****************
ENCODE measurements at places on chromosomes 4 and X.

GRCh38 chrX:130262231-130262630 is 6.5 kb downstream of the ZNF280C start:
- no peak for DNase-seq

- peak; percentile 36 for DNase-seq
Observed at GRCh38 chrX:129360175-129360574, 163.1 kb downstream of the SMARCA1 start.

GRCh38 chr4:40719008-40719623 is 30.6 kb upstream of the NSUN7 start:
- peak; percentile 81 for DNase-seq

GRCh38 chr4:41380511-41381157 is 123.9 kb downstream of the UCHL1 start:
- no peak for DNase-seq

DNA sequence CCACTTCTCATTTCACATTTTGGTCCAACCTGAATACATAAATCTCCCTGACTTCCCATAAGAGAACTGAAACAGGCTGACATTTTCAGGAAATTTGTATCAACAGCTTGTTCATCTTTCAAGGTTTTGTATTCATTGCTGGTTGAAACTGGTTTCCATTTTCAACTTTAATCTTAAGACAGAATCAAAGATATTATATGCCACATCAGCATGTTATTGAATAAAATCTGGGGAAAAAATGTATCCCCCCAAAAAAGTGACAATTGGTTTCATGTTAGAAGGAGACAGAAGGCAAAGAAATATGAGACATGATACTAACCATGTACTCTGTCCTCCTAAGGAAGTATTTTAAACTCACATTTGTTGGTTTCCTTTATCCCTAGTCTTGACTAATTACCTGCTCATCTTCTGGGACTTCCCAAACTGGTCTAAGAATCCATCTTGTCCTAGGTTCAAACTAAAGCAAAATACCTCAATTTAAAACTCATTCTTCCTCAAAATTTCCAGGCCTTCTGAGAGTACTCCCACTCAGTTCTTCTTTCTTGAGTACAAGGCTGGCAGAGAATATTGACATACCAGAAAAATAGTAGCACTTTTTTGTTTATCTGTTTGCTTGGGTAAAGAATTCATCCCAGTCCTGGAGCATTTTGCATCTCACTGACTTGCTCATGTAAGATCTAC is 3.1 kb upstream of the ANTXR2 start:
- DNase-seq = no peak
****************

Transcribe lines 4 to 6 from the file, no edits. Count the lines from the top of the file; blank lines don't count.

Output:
- peak; percentile 36 for DNase-seq
Observed at GRCh38 chrX:129360175-129360574, 163.1 kb downstream of the SMARCA1 start.

GRCh38 chr4:40719008-40719623 is 30.6 kb upstream of the NSUN7 start: